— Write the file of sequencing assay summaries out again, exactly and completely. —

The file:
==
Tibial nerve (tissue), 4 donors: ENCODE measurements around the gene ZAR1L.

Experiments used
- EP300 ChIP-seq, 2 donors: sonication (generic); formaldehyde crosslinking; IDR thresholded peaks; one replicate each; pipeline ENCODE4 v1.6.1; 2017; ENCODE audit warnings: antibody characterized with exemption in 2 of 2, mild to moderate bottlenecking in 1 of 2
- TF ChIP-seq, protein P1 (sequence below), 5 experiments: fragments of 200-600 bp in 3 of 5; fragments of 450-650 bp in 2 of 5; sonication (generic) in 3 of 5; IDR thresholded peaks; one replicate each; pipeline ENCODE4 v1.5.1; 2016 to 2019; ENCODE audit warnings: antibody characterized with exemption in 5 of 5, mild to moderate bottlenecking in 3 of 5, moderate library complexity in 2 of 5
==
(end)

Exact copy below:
Tibial nerve (tissue), 4 donors: ENCODE measurements around the gene ZAR1L.

Experiments used
- EP300 ChIP-seq, 2 donors: sonication (generic); formaldehyde crosslinking; IDR thresholded peaks; one replicate each; pipeline ENCODE4 v1.6.1; 2017; ENCODE audit warnings: antibody characterized with exemption in 2 of 2, mild to moderate bottlenecking in 1 of 2
- TF ChIP-seq, protein P1 (sequence below), 5 experiments: fragments of 200-600 bp in 3 of 5; fragments of 450-650 bp in 2 of 5; sonication (generic) in 3 of 5; IDR thresholded peaks; one replicate each; pipeline ENCODE4 v1.5.1; 2016 to 2019; ENCODE audit warnings: antibody characterized with exemption in 5 of 5, mild to moderate bottlenecking in 3 of 5, moderate library complexity in 2 of 5